They say a picture is worth a thousand words. When searching for the words to write a play, there are many sources that we, as playwrights, turn to. Some writers begin with an idea; others are adamant that character be the trigger; while another may turn to plot as their guiding force. I consistently find that for me, an image is the catalyst. That old idiom rings true: a picture is the source from which thousands of words flow. That picture becomes a portal.
A writer’s unique fingerprint lives in the specificity of each story. For me, this is the key to the power of image. A picture lives in memory, imagination, in the distinct perception of the writer. A picture takes on a personal association. Moving that image from memory, imagination, or perception in order to relay it vividly to another human takes at least a thousand words, assembled uniquely by the storyteller. And the complexity and specificity of a story will continue to sharpen when additional words, images, and associations are added to the original image.
But how does one practically collect images?
Obtain a corkboard.
Place it in your creative space. (Mine is a lovely behemoth that measures 48"x36")
Then begin the work of plucking a picture from memory, imagination, or in physical form and place it on the corkboard. That image should speak to you, haunt you, and/or evoke a world. Since my corkboard is visible from my bed, that picture is the first thing I see when I wake up and the last thing I see before I go to bed. Sometimes I see it again in the interim dream world. Over time, more images, words, and phrases will find their way onto the board.
Steadily, a collage forms.
Sometimes, there’s a color story that emerges, a guiding tone, or a clear thematic thread reveals itself. Other times, it’s a disparate and enigmatic collection. It’s a puzzle that will require more time to solve.
For me, the sweet spot is when I can begin to see some connections between the collected items but haven’t completely solved how every piece fits together. That’s when I begin writing.
Some of my favorite works have begun this way. I’m thinking specifically of a piece whose origin was the image of human bodies packed into a public transport. A phrase came to mind: “Sardines in a can.” Voices that belonged to people with specific, personal associations to fish, followed.
The image of my mother’s catfish soup came to mind. I added it to the board.
I saw a body suspended in water. I added that image.
A tessellation pattern that looked like fish bodies fitting perfectly together was added.
I dug up an old Escher piece that I remembered seeing as a kid.
I recalled the memory of fish in a tank.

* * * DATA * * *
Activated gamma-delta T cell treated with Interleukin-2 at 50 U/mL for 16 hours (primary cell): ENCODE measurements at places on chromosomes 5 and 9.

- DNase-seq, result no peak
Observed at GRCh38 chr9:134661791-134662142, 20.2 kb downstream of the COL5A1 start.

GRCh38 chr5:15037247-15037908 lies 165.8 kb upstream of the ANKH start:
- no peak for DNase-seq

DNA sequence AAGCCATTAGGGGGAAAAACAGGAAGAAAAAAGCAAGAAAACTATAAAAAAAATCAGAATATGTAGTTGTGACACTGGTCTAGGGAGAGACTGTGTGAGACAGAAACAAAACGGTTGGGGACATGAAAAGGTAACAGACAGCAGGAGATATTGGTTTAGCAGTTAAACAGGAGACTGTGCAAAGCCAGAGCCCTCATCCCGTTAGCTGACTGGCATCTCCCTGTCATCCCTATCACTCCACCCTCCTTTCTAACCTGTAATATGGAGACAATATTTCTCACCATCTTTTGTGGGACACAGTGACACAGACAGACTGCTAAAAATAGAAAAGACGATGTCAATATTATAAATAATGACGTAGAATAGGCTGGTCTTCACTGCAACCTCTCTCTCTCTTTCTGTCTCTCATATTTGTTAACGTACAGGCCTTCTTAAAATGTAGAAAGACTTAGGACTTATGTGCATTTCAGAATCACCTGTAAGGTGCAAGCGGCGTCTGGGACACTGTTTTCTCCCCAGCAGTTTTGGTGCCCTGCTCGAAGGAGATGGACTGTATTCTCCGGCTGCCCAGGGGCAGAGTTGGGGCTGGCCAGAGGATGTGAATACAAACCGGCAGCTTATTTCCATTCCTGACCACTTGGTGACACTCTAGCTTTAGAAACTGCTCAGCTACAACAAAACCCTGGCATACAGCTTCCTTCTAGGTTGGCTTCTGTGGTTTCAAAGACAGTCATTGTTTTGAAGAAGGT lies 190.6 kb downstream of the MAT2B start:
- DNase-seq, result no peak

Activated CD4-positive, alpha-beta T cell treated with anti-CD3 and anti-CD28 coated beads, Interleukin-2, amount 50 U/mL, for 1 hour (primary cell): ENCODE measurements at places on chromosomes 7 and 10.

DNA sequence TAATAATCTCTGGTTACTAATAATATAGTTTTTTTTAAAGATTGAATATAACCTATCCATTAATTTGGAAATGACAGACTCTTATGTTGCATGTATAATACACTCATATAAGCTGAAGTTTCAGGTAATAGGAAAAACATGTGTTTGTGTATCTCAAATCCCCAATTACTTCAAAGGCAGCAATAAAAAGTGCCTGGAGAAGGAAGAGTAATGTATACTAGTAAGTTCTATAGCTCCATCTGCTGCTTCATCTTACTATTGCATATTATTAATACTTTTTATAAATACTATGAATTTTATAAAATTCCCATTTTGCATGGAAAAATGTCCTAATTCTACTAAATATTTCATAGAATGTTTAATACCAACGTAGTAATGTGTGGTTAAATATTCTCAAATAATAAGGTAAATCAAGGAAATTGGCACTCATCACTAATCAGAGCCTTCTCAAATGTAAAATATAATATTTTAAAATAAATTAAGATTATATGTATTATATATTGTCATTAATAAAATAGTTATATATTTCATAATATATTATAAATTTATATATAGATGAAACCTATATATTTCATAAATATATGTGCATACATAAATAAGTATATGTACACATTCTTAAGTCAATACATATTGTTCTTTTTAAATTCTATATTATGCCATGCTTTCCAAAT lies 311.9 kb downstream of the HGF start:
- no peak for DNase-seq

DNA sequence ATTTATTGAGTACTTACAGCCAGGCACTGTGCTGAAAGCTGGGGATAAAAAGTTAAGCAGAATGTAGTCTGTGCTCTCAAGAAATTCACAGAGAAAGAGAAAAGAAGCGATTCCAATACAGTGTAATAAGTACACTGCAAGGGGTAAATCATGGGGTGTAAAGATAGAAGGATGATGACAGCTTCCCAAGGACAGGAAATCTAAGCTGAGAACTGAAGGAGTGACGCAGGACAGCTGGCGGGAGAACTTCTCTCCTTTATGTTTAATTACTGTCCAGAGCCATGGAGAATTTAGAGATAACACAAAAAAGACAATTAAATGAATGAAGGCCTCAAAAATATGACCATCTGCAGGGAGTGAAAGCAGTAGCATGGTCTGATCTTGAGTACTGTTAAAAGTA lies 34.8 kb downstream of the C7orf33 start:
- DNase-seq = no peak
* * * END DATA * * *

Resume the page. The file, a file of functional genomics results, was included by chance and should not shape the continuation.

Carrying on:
I watched Jiro Dreams of Sushi.
Suddenly, I was inside a world, a collection of images and inspirations that couldn’t have been assembled by anyone other than me. That’s when I wrote a scene between two characters that took place in a fish store. This was the start of a play called at the very bottom of a body of water.
In the rewriting process, I’ve learned to let go of lines, characters, and entire scenes. But what I always hold fast to are the images. They are the bedrock. The spine. My true north. I cling to them as the core of the play. I admit, some images will inevitably fall away as the shape of the play reveals itself. In my previous example, that image of humans packed like sardines was a prologue scene that is no longer in the most current draft of the play. But even though it was cut, it still served an important role as a portal into the world. And the other related images that it led me to have remained vital organs that make the play what it is.
For some, the notion of story emerging from a string of images may seem panic-inducing. One may wonder, “How do you not have a sense of plot or structure before you begin writing?” For me, that’s part of the fun. In writing from image to image, I let my subconscious do the majority of the heavy lifting; I have faith that the path will reveal itself. And surely then, a story may unfold in what I believe is a more organic, unpredictable, and surprising way than if I had planned it out in advance. Furthermore, I’ve often experienced an image evolving into a symbol that captures the soul or essence of the story in a sublime way that I couldn’t have conceived had I been intentionally trying to conjure it.
So the next time you find yourself at the beginning of a writing process, I encourage you to get a corkboard and see what finds its way onto it. (And if not a corkboard, Tumblr and Pinterest work as a virtual substitute.)
What’s the first picture that speaks to you?
Is it a skull? A sunflower? Is it abstract brush strokes?
What does it evoke for you?
What other images find their way onto the board?
Do words appear? Phrases?
Is there a dominant color story?
A clear pattern?
A pervasive mood or feeling?
Where do these things transport you?
Whatever you decide to ultimately call this collection (a vision board, inspirational collage, a haphazard mess), it may be the place of origin for your next play.